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Published February 1, 2023 at 10:00 a.m. | Updated February 2, 2023 at 11:28 a.m.
After 40 years of selling one of the world's most popular indoor rowing machines, brothers Peter and Dick Dreissigacker had a solid handle on the demand for their product. Or so they thought.
In 2021, a year into the global pandemic, stir-crazy masses snapped up all kinds of fitness equipment. Sales of the Dreissigackers' RowErg machine soared — nearly doubling from pre-COVID-19 levels in 2019. Their Morrisville-based company, Concept2, could barely keep up. At one point, the wait for orders stretched to 10 weeks.
"It was crazy," Dick said of the increase. "If we had had the product, it would have been higher than that. It would have been three times" normal sales.
Even amid heavy competition from the likes of the membership-driven home-workout phenomenon Peloton, which sells its own equipment, the RowErg has held its own. Concept2's machine remains the indoor trainer of choice for casual users and serious rowers alike.
Continuing a long tradition of supporting indoor races, in February the Vermont company will again sponsor and provide all the equipment for the World Rowing Indoor Championships. The sport's premier competitive event takes place this year in Toronto. For the first time, the championships are hybrid, with competitors joining the action in person and virtually, in real time, on their Concept2 machines from all over the world.
At $990, the RowErg qualifies as one of the more affordable indoor rowing machines. The Peloton version, by comparison, costs about $3,200, and few others come in under $1,000. Many competing rowing machines use electromagnetic resistance, which the Dreissigackers said produces less consistent outcomes than their air-resistance model. The RowErg uses a flywheel with an internal fan to increase resistance as rowing picks up speed, for an experience similar to rowing on water.
"When you pull, you add energy, and then when you recover, it just free coasts; it coasts by itself," Dick explained. "By measuring the drop in rpm during that coast, you can determine the resistance on that flywheel."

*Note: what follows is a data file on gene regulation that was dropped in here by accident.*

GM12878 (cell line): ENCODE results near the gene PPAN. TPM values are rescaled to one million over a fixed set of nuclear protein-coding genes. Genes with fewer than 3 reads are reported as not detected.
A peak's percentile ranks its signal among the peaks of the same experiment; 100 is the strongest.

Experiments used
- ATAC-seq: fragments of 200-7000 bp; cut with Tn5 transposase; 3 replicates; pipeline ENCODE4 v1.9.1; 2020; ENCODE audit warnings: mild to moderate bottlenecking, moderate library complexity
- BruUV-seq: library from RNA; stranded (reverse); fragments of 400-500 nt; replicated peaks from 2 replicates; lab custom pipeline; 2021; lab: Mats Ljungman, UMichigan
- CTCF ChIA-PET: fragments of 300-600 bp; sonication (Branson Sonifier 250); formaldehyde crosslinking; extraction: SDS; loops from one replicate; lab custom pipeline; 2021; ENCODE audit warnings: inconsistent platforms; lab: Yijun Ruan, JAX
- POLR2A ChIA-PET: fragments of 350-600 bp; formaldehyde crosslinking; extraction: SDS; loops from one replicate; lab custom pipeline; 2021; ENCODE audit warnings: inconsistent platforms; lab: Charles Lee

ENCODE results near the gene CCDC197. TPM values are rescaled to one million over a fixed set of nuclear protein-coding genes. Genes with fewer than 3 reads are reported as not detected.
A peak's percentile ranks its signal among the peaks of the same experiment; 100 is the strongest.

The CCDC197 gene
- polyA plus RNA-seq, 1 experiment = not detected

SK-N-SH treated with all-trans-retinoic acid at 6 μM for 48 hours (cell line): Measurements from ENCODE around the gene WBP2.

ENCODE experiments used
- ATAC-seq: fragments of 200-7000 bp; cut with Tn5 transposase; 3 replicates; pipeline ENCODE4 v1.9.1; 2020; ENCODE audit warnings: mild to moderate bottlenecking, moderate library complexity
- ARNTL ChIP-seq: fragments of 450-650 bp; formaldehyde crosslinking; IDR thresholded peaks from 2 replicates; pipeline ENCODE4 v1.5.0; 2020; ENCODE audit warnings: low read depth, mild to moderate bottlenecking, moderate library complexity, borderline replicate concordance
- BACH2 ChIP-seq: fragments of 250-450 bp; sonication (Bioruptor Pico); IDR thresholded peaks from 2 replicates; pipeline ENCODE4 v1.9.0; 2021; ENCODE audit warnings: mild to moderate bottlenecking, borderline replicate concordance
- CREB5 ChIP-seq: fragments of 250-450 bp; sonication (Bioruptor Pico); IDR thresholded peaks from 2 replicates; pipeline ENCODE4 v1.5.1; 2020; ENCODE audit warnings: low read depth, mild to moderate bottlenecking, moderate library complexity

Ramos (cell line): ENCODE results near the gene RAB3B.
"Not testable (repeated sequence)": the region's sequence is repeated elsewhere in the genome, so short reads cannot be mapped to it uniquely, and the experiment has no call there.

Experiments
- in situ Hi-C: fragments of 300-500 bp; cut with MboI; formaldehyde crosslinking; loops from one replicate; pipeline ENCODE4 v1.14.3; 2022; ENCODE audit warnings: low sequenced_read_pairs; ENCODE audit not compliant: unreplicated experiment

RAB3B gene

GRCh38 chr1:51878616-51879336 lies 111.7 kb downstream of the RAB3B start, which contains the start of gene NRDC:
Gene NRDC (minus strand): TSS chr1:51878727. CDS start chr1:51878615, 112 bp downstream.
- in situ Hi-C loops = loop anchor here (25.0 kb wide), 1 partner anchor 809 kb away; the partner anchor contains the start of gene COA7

The latest version of the RowErg, Model D, has custom-made components and better technology to improve the look, size and feel. A cast-aluminum flywheel has replaced the bicycle wheel of the original, at half the diameter. Users can connect via Bluetooth to a performance monitor with their phones and upload their own apps or race with preloaded ones against friends anywhere in the world.
"It really is the industry standard," said Liz Soutter, indoor rowing sport manager for World Rowing, host of the indoor championships and the governing body of 157 national rowing federations.
She described the Concept2 as a "robust" and high-quality machine that belies its affordability. "You can row the same workout 20 times, and you know that the score you're getting is reliable," she said.
Along with a "dynamic" indoor rower for intense competitors, Concept2 also offers the SkiErg indoor cross-country trainer and the stationary BikeErg. Many of the machine parts are fabricated by Vermont companies, and all of them are assembled at nearby Manufacturing Solutions, founded in Morrisville by a former Concept2 production manager.
On-site, Concept2 still crafts the synthetic-material oars on which the Dreissigackers built their business 50 years ago. Their sprawling building sits in an industrial park wedged between factories that manufacture two quintessential Vermont products: Butternut Mountain Farm maple syrup and Turtle Fur warm headwear. There, Concept2 churns out oars in a variety of lengths, widths and blade styles for both sculling (rowing with two oars, one in each hand) and sweeping (rowing one oar with two hands). Their hollow carbon poles are lightweight but strong, and the carbon-fiber blades come in different oblong shapes to slice through the water. On a recent afternoon, racks of finished oars and long cardboard boxes of them awaited shipment to Chile, the Netherlands, China and France.
The company is privately held by its founders, who declined to provide sales figures. But it holds a significant chunk of the global market for rowing machines, valued at $1.47 billion in 2021, according to Data Bridge Market Research, which studies the industry and ranks Concept2 at the top of its list of major players.
With the exception of the pandemic years, which included a six-week shutdown in 2020, the company has had average annual revenue growth of 5 to 10 percent since its founding, the brothers said. "Our whole goal was to be gradual and sustainable and steady," Dick said.
The brothers still get out on the water to row when they can, at their property on Great Hosmer Pond in Craftsbury. Dick's wife, Judy Geer, and Peter's wife, Bari, both help out with marketing, employee relations and other roles for Concept2. In 2008, the Dreissigackers took over and created a nonprofit to run the Craftsbury Outdoor Center, which has become renowned for its summer rowing schools.